Seasoning – is the number of months since the loans or bonds were first issued. All loans in RMBS have been seasoned one month (ie. have received one payment) to avoid including any fraudulent applications. All things being equal, securities which are more seasoned show the borrower’s ongoing ability and willingness to service the debt. In the case of principal and interest loans, the debt will have reduced, reducing risk.

Special purpose vehicle (SPV) - Also referred to as a special purpose entity, it is an insolvency remote trust, usually a subsidiary company, created to carry out a specific purpose activity, or series of such transactions, and has no other purpose than to carry out those transactions it was created for.

Subordinated – some securities in RMBS will be subordinated to the more senior securities. These subordinated securities offer protection to senior investors while offering a higher return for higher risk. 

Sub prime mortgages - A type of loan that fails to meet traditional lending criteria, i.e. the borrower has a poor credit history. The rate charged is usually higher, as these mortgages are higher risk. These are also known as non conforming mortgages

Tenor – is the remaining length of time of the security usually expressed in years. 

Tranche - In investing, tranche is a term often used to describe a specific class of bonds within one offering, where each separate tranche offers different terms and conditions, ranks differently in the payment waterfall (see ‘Waterfall’), and as a result have varying degrees of risk to investors. Separate tranches can be denominated in different currencies, have different maturities and coupon types. 

Waterfall - Also referred to as priority of payments for a residential mortgage backed security structure, a waterfall is a set of rules laid out in the contract documents and details the order (priority) for which cashflows are applied. In RMBS, these waterfalls are separated into principal and interest reflecting the underlying nature of collateral (loans). The waterfall ensures the highest ranking class (tranche) of securities receive payments ahead of lower ranking classes.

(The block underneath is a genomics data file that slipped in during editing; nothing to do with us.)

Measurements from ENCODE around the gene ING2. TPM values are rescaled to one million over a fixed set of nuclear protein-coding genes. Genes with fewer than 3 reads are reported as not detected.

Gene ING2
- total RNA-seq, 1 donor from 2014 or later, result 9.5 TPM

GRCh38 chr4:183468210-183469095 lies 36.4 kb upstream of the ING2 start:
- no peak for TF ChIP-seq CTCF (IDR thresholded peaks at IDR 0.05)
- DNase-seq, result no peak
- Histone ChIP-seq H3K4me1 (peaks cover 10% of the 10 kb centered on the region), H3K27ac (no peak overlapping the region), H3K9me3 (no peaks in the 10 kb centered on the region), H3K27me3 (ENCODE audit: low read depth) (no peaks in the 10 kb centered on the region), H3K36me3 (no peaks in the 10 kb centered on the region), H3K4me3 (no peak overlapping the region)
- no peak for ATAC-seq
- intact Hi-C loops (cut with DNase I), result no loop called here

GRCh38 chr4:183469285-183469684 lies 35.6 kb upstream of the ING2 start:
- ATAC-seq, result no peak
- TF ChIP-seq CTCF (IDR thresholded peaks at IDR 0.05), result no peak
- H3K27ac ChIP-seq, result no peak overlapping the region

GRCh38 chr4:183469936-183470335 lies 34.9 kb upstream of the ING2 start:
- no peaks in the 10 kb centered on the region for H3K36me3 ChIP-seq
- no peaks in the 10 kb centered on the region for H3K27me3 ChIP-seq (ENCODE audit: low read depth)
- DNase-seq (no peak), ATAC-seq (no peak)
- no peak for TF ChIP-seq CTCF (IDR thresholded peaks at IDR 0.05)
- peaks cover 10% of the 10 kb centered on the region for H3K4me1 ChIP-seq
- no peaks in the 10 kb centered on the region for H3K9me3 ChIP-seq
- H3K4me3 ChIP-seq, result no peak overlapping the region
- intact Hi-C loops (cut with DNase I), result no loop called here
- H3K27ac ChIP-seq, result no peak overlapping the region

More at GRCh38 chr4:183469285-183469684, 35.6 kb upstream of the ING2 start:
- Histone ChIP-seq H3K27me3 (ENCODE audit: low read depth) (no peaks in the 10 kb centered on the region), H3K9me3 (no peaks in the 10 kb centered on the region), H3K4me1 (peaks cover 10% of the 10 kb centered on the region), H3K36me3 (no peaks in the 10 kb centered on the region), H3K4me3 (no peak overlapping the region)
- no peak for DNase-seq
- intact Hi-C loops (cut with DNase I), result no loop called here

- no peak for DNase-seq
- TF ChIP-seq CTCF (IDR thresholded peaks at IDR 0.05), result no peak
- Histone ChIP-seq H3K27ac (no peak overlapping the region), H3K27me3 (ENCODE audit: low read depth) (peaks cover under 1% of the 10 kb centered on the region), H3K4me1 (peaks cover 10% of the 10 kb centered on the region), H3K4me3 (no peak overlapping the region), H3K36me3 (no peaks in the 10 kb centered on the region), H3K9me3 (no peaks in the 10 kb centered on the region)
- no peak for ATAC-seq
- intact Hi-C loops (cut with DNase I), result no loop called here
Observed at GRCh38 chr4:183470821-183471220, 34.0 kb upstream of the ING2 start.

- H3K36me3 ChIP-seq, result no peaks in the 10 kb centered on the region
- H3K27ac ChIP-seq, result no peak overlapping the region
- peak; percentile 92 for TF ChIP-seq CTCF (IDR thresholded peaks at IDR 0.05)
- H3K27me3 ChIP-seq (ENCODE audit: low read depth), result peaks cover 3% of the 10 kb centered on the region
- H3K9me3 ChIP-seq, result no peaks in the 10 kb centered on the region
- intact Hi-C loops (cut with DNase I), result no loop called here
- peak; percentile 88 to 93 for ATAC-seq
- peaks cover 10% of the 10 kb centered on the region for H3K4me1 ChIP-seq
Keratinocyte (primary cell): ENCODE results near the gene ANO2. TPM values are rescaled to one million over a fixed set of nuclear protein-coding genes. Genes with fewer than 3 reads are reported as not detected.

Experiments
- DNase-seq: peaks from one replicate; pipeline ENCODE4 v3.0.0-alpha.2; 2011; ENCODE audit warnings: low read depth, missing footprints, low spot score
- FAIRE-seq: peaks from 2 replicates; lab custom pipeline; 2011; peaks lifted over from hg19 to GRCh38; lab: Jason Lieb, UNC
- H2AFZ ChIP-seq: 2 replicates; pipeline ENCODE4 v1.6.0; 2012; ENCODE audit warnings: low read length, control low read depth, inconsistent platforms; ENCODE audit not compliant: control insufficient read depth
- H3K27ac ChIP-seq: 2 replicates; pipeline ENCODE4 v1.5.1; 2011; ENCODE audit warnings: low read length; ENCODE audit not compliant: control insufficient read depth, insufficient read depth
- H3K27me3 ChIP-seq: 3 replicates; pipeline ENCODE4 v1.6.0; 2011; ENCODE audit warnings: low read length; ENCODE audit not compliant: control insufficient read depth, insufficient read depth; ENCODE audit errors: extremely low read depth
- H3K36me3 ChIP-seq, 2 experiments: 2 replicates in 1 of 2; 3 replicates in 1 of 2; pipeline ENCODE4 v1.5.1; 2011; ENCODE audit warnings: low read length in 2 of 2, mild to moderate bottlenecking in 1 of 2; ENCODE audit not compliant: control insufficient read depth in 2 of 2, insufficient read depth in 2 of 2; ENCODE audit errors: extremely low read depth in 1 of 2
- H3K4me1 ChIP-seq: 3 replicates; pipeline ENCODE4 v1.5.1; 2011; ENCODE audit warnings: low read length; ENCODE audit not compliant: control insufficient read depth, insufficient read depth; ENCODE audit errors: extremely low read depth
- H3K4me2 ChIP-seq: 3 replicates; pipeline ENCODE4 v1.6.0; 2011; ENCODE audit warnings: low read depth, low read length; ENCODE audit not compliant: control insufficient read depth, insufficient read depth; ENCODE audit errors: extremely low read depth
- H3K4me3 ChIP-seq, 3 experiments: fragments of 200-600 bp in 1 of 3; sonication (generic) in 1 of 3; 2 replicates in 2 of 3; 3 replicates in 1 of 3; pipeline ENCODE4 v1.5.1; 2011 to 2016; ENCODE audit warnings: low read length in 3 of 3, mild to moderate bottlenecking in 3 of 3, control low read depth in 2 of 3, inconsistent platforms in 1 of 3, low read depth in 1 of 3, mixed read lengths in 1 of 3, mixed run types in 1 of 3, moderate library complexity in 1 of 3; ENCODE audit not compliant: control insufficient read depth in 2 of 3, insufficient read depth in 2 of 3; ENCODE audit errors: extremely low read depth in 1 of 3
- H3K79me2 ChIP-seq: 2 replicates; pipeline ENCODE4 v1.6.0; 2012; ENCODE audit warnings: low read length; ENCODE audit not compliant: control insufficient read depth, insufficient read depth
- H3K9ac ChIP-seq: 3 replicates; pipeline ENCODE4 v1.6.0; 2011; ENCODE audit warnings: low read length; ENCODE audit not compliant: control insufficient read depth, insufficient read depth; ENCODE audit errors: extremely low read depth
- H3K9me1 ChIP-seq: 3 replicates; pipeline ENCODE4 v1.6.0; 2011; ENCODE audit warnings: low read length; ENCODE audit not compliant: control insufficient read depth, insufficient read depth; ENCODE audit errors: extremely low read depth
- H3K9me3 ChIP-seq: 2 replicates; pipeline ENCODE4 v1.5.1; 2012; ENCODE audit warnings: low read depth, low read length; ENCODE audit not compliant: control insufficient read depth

Weighted average foreclosure frequency (WAFF) – A term used for residential mortgage backed securities. WAFF represents the likelihood a borrower will default on a loan. From an analysis standpoint, WAFF is a proxy for the quality of lending practices and the overall state of economy. This term is closely connected with WALS (see below) and commonly used in RMBS and related structures’ transactions. An investor in RMBS with a WAFF of 20% has the expectation that no more than 20% of borrowers will be unable to meet their commitments.

Weighted average life (WAL) – WAL refers to an average term to maturity from the date of its issuance until each dollar of principal is repaid in full amount. WAL on RMBS and related structures is influenced by the rate at which principal is paid on the pool of mortgage loans underlying the security.

Weighted average loss severity (WALS) – A term used for residential mortgage backed securities. WALS is the level of loss expected as a percentage of the loan amount, given a default. From an analysis standpoint, the WALS for a security is a proxy for the investor’s view of the strength of the housing market. An investor in a security with a WALS of 30% has an expectation that the RMBS can withstand deterioration in the property market of 30% of without incurring a loss. If the market falls by greater than 30%, the investor’s principal may be at risk.